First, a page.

The Maine House, Senate and governor’s office may have changed hands, but many of the state’s problems haven’t changed.

Maine still has too many school districts, and three years after the passage of the school consolidation law, there are 179 districts, instead of the 80 that were promised.

The law has come under fire since it was first passed and has survived numerous attempts to repeal or limit it, including a statewide vote last year.

The law was the major initiative of Gov. Baldacci’s second term, but making it work is a good policy initiative for Republicans because, despite its flaws, it is based on sound public policy: Maine could save money by consolidating administrative units, making more money available for teaching and learning without asking more from taxpayers.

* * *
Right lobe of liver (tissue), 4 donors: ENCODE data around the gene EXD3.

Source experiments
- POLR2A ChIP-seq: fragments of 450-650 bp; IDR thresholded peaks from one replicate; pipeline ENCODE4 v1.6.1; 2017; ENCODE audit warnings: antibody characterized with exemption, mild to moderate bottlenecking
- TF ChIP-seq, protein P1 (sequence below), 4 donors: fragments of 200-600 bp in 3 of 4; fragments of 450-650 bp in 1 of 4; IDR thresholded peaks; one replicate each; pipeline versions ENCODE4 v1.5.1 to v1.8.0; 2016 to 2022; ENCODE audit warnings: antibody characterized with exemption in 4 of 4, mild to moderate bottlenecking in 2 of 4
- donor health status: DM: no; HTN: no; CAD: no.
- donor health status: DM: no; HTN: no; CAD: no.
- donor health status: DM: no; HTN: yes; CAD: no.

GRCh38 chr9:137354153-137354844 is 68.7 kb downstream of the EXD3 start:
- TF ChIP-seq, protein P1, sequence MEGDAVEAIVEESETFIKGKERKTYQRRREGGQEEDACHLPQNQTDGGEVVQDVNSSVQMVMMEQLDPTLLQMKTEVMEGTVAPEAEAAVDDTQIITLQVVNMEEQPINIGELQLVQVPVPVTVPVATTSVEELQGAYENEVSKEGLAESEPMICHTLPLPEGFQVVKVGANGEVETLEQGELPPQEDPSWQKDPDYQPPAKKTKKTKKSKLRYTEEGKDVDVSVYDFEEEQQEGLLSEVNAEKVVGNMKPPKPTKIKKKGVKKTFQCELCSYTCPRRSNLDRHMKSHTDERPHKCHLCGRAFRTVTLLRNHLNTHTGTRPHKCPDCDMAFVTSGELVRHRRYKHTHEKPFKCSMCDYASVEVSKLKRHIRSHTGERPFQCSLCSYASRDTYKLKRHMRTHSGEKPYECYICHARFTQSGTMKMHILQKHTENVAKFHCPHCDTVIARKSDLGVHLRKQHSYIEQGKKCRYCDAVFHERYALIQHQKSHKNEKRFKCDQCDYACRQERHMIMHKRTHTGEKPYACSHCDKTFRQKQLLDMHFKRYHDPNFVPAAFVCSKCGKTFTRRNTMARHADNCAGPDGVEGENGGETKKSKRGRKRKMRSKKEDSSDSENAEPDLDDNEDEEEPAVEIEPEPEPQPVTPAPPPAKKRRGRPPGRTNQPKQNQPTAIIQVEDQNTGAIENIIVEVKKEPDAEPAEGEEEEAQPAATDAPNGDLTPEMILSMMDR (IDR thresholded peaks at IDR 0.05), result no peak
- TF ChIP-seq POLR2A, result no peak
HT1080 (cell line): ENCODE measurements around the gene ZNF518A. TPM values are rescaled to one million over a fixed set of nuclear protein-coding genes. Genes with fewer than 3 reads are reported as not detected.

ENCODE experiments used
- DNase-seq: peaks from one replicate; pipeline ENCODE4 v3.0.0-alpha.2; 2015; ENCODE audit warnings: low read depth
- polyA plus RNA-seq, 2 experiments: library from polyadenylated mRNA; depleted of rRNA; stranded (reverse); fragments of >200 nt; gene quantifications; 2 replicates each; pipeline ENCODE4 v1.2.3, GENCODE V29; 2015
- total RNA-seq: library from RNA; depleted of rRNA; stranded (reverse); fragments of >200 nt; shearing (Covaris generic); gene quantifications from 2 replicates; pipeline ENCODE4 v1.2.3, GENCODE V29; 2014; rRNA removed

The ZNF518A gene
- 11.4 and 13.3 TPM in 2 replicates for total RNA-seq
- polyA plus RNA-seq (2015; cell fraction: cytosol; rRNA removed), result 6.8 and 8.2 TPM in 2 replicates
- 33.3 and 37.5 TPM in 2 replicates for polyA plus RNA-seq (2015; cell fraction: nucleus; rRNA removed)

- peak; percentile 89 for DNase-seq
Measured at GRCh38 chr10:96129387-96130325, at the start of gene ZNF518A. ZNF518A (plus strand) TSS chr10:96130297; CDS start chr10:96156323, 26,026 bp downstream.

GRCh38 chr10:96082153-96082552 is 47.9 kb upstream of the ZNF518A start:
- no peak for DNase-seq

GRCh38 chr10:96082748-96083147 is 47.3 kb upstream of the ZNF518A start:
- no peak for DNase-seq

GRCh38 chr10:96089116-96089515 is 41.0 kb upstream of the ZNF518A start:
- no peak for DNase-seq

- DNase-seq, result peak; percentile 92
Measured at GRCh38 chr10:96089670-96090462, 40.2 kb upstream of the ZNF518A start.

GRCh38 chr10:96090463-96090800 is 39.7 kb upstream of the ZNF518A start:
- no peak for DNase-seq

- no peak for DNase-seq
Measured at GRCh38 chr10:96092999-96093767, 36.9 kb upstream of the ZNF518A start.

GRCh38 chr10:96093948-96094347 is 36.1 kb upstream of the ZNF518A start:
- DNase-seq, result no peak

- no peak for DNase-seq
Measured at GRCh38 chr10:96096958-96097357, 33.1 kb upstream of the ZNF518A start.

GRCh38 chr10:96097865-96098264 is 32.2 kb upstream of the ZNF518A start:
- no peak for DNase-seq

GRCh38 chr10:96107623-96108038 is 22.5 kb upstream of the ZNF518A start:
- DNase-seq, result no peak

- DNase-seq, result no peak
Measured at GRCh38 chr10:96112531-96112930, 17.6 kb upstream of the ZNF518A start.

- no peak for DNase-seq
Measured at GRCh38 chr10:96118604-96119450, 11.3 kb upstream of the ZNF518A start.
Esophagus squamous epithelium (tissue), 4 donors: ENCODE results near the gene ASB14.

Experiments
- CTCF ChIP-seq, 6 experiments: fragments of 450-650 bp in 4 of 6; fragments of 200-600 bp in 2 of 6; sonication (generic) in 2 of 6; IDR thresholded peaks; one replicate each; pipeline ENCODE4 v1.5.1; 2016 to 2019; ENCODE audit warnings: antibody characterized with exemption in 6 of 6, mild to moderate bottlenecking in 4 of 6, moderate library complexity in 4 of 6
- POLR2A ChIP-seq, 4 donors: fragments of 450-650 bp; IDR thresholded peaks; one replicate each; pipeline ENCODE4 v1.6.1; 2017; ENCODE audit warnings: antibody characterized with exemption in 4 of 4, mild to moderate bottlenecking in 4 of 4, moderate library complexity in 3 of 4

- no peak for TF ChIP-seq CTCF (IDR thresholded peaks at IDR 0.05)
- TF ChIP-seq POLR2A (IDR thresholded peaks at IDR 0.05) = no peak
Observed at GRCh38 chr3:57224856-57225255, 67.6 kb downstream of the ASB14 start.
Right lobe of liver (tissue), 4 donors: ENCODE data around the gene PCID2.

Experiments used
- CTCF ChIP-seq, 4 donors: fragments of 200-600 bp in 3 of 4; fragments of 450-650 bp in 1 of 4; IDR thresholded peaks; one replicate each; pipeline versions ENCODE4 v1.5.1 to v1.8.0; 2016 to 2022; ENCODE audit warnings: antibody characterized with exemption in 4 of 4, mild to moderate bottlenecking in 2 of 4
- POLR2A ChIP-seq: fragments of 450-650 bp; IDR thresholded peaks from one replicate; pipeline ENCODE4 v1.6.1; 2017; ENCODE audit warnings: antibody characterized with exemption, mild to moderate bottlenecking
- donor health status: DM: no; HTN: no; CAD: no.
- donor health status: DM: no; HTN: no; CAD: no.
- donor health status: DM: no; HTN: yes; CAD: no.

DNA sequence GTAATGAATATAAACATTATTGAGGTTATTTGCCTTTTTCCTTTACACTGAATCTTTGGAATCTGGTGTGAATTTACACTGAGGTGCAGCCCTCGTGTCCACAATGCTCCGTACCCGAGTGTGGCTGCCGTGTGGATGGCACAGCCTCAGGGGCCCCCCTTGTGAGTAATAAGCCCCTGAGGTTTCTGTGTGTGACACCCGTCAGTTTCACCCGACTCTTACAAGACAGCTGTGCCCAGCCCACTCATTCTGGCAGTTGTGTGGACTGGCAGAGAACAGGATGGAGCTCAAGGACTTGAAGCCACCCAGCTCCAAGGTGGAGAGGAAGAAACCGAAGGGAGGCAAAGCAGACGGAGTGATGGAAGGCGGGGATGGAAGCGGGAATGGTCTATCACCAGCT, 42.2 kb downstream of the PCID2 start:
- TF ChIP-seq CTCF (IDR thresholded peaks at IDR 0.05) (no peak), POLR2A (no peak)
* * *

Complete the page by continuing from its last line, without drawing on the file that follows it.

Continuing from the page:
Unfortunately, the savings are not always realized at the district level, at least not in the short run. That’s why some rural districts think they are better off paying penalties for not complying with the law than biting the bullet to consolidate.

The task for the new Legislature should be finding a way to make consolidation work, not tear it down.

State money will be no easier to come by next year, and every effort should be made not to waste it.